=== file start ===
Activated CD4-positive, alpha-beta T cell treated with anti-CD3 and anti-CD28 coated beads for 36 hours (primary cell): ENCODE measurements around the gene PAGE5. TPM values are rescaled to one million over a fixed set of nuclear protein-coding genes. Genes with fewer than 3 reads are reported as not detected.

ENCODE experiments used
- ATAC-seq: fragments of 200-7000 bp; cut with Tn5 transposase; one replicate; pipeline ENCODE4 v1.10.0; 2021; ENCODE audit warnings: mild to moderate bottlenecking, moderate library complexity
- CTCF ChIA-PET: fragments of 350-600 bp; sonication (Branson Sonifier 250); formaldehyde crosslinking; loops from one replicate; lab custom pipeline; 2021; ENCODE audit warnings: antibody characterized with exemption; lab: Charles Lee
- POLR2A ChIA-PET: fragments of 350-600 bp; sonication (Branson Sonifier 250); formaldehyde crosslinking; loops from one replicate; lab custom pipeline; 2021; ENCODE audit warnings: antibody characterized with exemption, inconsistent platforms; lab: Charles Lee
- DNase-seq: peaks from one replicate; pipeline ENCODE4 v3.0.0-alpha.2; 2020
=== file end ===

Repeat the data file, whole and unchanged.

Activated CD4-positive, alpha-beta T cell treated with anti-CD3 and anti-CD28 coated beads for 36 hours (primary cell): ENCODE measurements around the gene PAGE5. TPM values are rescaled to one million over a fixed set of nuclear protein-coding genes. Genes with fewer than 3 reads are reported as not detected.

ENCODE experiments used
- ATAC-seq: fragments of 200-7000 bp; cut with Tn5 transposase; one replicate; pipeline ENCODE4 v1.10.0; 2021; ENCODE audit warnings: mild to moderate bottlenecking, moderate library complexity
- CTCF ChIA-PET: fragments of 350-600 bp; sonication (Branson Sonifier 250); formaldehyde crosslinking; loops from one replicate; lab custom pipeline; 2021; ENCODE audit warnings: antibody characterized with exemption; lab: Charles Lee
- POLR2A ChIA-PET: fragments of 350-600 bp; sonication (Branson Sonifier 250); formaldehyde crosslinking; loops from one replicate; lab custom pipeline; 2021; ENCODE audit warnings: antibody characterized with exemption, inconsistent platforms; lab: Charles Lee
- DNase-seq: peaks from one replicate; pipeline ENCODE4 v3.0.0-alpha.2; 2020